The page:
String Nuts

String Nuts

What is A String Nut?

Unbleached Bone Nut on a Gibson Acoustic

An instruments string nut, commonly called simply “the nut”, is a piece of hard material used to support and position the strings.

It is located at the end of the fingerboard, closest to the headstock. It marks one end of the vibrating length of the strings. (The saddle serves a similar function on the opposite end.)

In addition to supporting the string, the nut sets the spacing of the strings across the neck and typically holds them at the proper distance above the fingerboard.

Common Signs of Nut Issues

Common String Nut Materials

String Nuts are available in a variety of different materials. The material this small part is made from can have an outsized impact on am instruments look and feel of an instrument.

It’s proper fit and adjustment also plays a crucial role in the guitars playability. String nuts often require adjustment or replacement due to wear and tear or player preference.

Below are some of the common materials loosely grouped by their similarity of hardness and/or our perception of their workability.

Inexpensive instruments often come from the factory with a pre formed, molded plastic, nut. While these are functional and cheap to mass produce, they are also soft, sticky, prone to breaking, wear out quick, and do not produce the best tone.

These days, usually only the cheapest of instruments will have a molded plastic nut.

These synthetic materials are certainly a step above molded plastic, and are in common use throughout the industry. They have a uniform density and are generally a bit softer than bone.

Gibson widely uses Corian nuts. They generally do not age in appearance and keep a white look throughout their life. Martin has used Micarta nuts and saddles on many of their instruments for decades. They are ivory colored in appearance. An upgraded type of plastic polymer sold by Graphtech under the brand name “Tusq” has been widely used by Taylor Guitars as well as many other brands.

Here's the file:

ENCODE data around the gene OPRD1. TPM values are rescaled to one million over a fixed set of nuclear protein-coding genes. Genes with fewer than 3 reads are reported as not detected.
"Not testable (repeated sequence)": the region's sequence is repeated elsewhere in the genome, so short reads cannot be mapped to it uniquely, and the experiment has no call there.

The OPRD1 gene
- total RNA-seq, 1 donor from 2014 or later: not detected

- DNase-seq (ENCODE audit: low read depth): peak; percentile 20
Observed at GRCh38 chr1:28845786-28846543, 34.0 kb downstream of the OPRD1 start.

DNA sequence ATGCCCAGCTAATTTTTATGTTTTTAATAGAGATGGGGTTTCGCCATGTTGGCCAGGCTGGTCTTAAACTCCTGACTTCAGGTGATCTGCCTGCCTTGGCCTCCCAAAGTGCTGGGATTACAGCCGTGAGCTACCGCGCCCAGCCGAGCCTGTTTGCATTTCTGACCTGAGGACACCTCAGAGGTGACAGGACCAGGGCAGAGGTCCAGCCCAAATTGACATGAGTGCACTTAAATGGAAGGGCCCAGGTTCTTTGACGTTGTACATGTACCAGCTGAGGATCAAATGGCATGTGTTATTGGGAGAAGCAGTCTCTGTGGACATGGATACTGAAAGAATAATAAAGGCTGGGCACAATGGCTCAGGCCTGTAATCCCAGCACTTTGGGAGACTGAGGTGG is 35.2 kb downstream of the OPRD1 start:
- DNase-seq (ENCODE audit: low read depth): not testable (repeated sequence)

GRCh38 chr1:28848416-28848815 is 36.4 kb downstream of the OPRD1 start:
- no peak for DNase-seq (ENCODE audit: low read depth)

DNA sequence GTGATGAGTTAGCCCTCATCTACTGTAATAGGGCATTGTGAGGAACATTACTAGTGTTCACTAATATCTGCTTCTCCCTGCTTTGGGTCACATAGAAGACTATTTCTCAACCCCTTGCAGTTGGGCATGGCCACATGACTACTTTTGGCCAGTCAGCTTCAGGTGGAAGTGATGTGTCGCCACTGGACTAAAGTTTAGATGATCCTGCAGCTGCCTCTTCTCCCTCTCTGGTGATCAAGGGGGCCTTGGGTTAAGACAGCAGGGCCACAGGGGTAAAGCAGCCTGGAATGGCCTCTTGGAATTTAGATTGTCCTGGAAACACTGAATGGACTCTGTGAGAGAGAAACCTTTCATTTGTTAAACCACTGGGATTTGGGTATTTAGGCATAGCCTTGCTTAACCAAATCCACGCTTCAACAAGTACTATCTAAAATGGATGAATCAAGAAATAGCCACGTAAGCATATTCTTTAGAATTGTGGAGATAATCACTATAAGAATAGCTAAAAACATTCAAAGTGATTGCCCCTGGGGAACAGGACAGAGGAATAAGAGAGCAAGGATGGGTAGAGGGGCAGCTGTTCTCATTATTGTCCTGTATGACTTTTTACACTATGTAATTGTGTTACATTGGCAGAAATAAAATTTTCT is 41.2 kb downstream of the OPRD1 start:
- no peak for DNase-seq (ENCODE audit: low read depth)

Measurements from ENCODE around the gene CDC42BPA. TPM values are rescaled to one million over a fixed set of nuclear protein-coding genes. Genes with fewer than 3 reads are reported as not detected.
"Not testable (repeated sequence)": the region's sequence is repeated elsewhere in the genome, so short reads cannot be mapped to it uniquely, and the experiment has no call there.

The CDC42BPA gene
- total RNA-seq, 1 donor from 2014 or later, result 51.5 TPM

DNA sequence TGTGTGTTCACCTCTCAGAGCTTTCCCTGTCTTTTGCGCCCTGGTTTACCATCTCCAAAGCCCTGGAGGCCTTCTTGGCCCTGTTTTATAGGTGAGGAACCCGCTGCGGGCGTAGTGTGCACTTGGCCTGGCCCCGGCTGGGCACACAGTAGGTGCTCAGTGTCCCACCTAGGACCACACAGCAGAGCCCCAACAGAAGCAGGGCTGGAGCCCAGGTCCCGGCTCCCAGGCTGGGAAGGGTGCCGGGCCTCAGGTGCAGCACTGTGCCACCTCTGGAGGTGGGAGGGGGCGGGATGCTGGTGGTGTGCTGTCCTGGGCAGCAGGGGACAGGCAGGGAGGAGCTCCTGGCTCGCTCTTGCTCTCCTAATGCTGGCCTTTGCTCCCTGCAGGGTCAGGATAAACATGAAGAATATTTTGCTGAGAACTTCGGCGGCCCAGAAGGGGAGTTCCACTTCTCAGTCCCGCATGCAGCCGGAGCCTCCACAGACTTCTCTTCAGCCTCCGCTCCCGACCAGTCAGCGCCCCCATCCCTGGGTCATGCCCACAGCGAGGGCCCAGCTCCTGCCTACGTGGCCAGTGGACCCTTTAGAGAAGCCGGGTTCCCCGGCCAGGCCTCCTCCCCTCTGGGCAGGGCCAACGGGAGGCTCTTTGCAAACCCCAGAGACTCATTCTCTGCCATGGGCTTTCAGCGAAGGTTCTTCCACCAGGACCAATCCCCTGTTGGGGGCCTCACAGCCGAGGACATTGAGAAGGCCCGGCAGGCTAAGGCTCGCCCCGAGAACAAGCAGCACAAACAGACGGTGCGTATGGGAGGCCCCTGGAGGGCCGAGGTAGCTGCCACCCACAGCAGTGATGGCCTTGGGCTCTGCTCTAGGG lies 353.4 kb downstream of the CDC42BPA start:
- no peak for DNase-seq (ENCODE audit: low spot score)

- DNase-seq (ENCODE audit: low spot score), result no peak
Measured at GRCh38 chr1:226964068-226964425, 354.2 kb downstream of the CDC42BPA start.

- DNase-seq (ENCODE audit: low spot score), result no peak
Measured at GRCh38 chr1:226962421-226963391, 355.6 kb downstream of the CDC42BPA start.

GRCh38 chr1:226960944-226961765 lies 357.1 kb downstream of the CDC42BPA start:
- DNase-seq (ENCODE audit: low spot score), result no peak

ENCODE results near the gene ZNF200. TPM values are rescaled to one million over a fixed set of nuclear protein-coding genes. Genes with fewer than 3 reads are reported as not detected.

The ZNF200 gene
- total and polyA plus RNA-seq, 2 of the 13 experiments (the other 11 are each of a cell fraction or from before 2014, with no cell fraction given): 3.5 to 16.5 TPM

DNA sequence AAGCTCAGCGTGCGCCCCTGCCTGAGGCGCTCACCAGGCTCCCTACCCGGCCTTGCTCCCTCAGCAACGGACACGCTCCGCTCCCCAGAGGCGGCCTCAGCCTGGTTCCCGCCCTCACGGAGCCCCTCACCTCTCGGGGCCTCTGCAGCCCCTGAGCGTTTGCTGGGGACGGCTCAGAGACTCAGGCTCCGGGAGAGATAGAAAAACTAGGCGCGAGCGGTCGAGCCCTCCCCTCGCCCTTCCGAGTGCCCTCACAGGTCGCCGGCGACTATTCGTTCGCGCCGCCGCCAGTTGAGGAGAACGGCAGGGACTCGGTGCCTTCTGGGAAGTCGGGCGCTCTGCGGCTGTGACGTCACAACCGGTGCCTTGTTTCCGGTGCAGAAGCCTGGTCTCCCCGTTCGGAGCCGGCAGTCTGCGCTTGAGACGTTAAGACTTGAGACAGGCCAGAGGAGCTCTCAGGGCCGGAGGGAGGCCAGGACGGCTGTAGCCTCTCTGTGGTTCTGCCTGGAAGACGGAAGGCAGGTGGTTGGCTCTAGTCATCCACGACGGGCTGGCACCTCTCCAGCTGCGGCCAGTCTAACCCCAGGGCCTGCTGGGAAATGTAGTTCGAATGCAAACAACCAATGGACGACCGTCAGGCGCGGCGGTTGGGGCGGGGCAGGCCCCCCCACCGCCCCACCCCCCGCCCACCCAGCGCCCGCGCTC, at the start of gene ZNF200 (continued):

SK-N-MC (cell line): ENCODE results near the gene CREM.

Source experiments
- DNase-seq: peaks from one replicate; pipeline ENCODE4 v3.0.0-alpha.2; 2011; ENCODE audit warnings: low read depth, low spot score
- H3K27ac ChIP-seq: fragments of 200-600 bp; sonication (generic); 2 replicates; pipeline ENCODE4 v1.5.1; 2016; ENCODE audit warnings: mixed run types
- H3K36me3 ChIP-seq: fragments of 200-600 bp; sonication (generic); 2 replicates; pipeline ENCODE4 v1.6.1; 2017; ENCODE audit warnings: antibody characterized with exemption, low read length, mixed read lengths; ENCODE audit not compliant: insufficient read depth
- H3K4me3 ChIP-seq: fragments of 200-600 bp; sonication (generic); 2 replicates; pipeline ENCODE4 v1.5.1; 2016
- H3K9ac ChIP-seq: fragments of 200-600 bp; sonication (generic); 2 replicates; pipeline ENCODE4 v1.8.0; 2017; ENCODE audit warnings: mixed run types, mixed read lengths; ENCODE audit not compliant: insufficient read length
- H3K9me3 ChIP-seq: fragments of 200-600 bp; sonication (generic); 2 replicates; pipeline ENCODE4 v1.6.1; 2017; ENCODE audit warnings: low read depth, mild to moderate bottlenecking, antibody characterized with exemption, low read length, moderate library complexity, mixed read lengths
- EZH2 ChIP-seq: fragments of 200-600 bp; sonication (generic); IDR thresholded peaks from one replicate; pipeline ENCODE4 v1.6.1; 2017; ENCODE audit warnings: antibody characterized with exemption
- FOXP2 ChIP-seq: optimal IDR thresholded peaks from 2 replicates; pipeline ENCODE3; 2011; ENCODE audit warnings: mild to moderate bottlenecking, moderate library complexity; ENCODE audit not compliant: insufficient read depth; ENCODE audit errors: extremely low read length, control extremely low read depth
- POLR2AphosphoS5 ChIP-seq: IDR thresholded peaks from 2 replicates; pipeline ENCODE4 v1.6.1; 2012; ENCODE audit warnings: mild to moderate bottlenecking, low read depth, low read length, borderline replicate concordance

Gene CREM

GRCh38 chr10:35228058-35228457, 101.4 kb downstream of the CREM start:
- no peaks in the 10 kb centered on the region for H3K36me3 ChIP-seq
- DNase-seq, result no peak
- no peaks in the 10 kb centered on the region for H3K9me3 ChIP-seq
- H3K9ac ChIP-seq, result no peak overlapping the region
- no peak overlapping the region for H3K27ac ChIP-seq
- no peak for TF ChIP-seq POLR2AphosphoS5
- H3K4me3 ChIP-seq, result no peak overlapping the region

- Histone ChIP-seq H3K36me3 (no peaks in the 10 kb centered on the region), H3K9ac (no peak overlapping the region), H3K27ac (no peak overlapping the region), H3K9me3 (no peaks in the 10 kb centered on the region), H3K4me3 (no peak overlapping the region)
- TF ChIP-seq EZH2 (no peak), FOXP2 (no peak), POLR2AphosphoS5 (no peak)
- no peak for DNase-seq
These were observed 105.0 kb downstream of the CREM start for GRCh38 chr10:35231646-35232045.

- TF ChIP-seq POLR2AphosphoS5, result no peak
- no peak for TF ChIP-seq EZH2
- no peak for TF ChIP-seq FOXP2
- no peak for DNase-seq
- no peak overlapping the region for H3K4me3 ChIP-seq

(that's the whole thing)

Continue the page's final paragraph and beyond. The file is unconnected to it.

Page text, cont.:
Tusq is probably the most widely available and heavily marketed aftermarket nut. They are available in a variety of different pre-slotted and “blank” configurations. Graphite nuts or “black tusq” nuts are a popular option for someone wanting the look of black material.

Traditionally instrument string nuts were made out of either bone or ivory. Due to bans on its sale, and the obvious ethical issues that precipitated that ban, ivory is no longer commonly used. For those feeling saucy enough, fossilized walrus or mammoth ivory is the closest thing legally available.

For most of us, bone is the accepted benchmark material. It is widely available, works well, polishes up nice, and has a good hardness relative to its weight. Bone is typically available in two styles: Bleached bone looks more uniformly white as compared unbleached or “vintage” bone which has a more aged, dull yellow, appearance.

The above are by far the most common materials, but there are a few others that are worth a brief mention.